Can you describe a typical day?
Mondays/Tuesday are paperworks day. I try and schedule my facebook posts for the week, do my accounts, check surveymonkey to see if my clients have completed their customer satisfaction survey and if they want to join my mailing list, I update mailchimp too. Last week of the month I write my enewsletter – my biggest headache!! I have a to do list that I work down and try and tick off small jobs as I go. The majority of my time is spent on paperwork/networking/marketing rather than actually making pieces!! The rest of the week I will spend on making jewellery, photographing, packaging, ordering supplies but it really does depend on what work I have on. Coming up to Christmas the paperwork will go out of the window until the New Year – fortunately this year I did my tax return before the Summer holidays (cue smug face!!) as I’m not playing tax return roulette on the 30th of January next year again!
What have you found the hardest?
I find it hard to focus. When you work on your own and have no-one to chat to or bounce ideas off it can be lonely. Luckily I am totally fine with my own company and the radio is background noise enough. Sometimes the overwhelm is overwhelming – loads to do, what to do first, so little time and no boss for direction. I try and write every little job down on my a4 ‘to do’ list and pick one that I can do in the time I have available, bearing in mind ‘will this job make me money’ – if not then it slips down the list. You end up feeling achieved if you can see what you have actually completed. Its also hard not having anyone to discuss ideas with. My hubby is great but he works hard too and sometimes I just don’t want to bug him with ‘what do you think about this and that’. So it takes me a while to figure stuff out by myself but I’m in a few select FB groups where I can always go and ask a question.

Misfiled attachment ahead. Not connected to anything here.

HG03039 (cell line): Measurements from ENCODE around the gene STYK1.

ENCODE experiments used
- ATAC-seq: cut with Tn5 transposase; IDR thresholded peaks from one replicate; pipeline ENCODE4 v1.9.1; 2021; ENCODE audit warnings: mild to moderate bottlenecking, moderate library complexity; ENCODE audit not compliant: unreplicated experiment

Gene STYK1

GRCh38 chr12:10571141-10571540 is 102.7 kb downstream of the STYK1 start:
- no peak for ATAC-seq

What is the best thing about being self employed?
The best thing is the freedom. If I want to have an hour off to go and watch my little boy’s play, or go on a school walk with him – I can. No more holiday forms and waiting to see if I can have 1.5 hours of my annual leave then wondering if I’ll have enough leave left to go on holiday. No reliance on holiday clubs or childminders. I’m here to take them to school in a morning and there to collect them at night and free at the weekends. If I’m really busy, I’ll work in the evenings when my youngest is in bed. I work one day a week during all school holidays when my boys go to a sports camp for the day. Even in the Summer holidays as its usually quiet then I still only work one day a week – my business, my boundaries, my rules.